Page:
READING: Luke 23:32-47
We’re going to carry that cross after we’re done here today. It’s a fair weight, but not full size.
We had a volunteer up on it last Friday. A young girl. It was about her size.
No nails. No ropes. She was just standing on the top of her chair with her hands in the right place and her feet where they would be resting on a platform – so that she could push herself up to breathe.
I asked her how she was feeling at the end of the reflection on the cross – and she said – “tired”.
Jesus’ cross would have been a bit bigger. About 7 to 9 feet tall (2,1m to 2,7m), and would have weighed up to 300 pounds (136kg)
- It had to bear his full weight – which would pull on those nails. (And you thought a thorn in your foot was bad.)
- His thorns were pressed down into his head.
What is your response to seeing Jesus on the cross?
- We heard a creative narrative describing Jesus’ Mother’s response.
- And the thoughts of the centurion.
What about us?
The cross was a horrible symbol of Roman power and control. if you had a relative or friend nailed on one, it would have acted as a warning to you and your family to behave and submit.
It would have been enough to give you nightmares and probably post-traumatic stress disorder.
- That horrible symbol of torture – we wear in shiny gold or silver.
- And as Christians we look at it with gratitude and hope, praise and thanksgiving.
Why? What happened with this one crucifixion amongst many thousands more – that made this possible? That this Friday should be called “Good”?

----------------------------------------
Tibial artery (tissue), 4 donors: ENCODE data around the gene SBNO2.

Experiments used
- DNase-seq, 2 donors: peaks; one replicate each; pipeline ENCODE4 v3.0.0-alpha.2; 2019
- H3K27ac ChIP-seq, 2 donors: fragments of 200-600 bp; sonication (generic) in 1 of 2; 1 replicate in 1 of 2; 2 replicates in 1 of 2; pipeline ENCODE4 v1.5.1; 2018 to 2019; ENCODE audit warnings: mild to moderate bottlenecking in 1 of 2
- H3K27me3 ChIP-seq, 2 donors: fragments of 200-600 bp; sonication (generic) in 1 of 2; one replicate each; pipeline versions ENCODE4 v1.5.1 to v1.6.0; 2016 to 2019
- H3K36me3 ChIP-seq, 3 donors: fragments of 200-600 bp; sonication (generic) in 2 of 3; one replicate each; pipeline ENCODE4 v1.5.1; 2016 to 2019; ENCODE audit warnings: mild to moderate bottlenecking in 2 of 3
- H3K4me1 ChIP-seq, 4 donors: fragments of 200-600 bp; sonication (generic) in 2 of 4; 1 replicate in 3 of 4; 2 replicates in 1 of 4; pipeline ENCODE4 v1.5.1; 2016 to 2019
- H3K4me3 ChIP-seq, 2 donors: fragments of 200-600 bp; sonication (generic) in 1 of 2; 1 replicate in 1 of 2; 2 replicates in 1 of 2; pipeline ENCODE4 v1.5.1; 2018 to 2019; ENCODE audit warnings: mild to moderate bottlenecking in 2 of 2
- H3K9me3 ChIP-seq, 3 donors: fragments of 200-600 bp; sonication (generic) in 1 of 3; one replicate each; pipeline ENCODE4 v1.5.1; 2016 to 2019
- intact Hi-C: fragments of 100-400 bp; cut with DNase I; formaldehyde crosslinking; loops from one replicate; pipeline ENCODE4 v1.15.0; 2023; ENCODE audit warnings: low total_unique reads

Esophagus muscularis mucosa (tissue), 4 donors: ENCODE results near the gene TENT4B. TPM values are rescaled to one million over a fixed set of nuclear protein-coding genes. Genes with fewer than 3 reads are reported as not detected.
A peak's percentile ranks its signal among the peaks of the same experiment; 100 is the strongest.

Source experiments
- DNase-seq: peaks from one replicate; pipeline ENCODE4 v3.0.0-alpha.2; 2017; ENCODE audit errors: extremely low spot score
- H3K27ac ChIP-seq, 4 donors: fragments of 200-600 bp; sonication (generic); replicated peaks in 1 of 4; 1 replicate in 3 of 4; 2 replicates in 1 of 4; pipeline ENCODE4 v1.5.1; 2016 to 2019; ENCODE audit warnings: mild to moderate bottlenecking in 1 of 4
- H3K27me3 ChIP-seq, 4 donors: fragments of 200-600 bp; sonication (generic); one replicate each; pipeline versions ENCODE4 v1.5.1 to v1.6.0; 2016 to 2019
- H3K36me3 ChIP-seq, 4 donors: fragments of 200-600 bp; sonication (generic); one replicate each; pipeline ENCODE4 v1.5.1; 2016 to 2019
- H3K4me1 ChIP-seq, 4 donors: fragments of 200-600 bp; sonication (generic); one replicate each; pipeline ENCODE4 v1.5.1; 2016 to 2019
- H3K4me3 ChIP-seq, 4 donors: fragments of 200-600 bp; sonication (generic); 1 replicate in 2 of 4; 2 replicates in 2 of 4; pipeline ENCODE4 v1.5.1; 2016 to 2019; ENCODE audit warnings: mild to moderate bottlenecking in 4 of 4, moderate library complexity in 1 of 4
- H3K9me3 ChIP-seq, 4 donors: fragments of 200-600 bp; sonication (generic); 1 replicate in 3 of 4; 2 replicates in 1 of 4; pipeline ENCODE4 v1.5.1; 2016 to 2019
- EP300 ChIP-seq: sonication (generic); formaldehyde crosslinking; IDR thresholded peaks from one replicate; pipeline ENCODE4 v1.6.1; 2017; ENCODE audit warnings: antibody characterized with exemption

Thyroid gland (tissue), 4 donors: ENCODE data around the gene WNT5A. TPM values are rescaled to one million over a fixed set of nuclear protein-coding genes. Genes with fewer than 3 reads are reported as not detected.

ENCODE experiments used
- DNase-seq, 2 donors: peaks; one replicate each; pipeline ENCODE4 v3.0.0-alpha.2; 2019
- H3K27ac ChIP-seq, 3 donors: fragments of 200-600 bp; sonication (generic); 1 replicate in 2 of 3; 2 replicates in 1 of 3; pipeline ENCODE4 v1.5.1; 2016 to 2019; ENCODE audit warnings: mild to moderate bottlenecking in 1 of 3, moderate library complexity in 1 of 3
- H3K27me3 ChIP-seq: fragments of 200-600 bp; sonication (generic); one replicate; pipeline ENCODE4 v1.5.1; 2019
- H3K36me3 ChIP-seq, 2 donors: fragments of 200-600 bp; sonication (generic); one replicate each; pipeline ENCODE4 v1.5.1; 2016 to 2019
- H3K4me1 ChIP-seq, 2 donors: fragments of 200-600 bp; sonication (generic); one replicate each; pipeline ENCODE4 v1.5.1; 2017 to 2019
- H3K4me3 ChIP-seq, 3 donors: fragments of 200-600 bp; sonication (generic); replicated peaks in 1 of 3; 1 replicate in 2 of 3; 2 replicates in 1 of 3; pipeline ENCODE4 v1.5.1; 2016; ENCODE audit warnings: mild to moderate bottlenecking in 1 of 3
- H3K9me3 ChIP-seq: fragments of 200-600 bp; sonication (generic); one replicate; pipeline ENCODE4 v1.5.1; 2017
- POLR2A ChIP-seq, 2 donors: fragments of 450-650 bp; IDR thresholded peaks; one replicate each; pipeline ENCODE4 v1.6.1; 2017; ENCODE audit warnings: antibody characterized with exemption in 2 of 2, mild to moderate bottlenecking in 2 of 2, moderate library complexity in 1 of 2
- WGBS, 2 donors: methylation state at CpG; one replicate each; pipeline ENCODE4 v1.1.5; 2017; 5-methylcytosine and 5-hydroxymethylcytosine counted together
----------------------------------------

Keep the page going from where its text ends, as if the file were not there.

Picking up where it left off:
There are many ways to see the cross.
Like an orchestra with many parts, they all combine together in an amazing declaration of the love of God. Perhaps today a quintet is enough – just five of them:
- Perhaps foremost in our thinking is punishment for our sins. That Jesus did this in our place. Although this is understood better in cultures that favour crime and punishment. We sing songs these days about the wrath of God being satisfied. Some people struggle with this – trying to balance it with His love in John 3:16 and 17. Believing that His son being sent motivated by love and not vengeance. That he was sent to save the world (which means the people), and not to condemn them. Of course, we should not be surprised at God’s righteous anger. We share some of that at times, although our motives are not always clear.
Related to that is the broader question of justice. The difference in our human justice system is that the people who have been wronged are often angry about the outcome and often want convicted criminals to pay more. Whereas the judges are not emotional at all. They are all about the balance and proportion of justice. Parents have to be careful here that they don’t punish children out of anger. Our emotional anger is very different from God’s righteous anger.
- Shame and honour are another window on the cross. For some cultures, shame and honour are a bigger issue than punishment and wrath. When it comes to concepts like honour, many of us don’t understand honour cultures at all. Sin brings dishonour on us. And only Jesus can pay that debt. It’s an old theory of satisfaction for sin developed by an archbishop of Canterbury a thousand years ago. Jesus took our shame – it was a shameful business being pinned up there, and often naked too.
He was shamed for us – he takes our shame – and he removes our shame. The scripture speaks of our cleansing from sin and with that shame is removed. For example 1Peter 2:6 – For in Scripture it says: “See, I lay a stone in Zion, a chosen and precious cornerstone, and the one who trusts in him will never be put to shame.”
- Forgiveness is part of the package. It goes without saying. Our sins are dealt with because he dies for them. We are reconciled with God – the blood of Jesus cleansing us from our sins – and we experience this amazing mercy through faith in Jesus. We don’t have to feel guilty any longer. With forgiveness, we become friends of God. Paul reminds in his important summary in 1 Corinthians 15: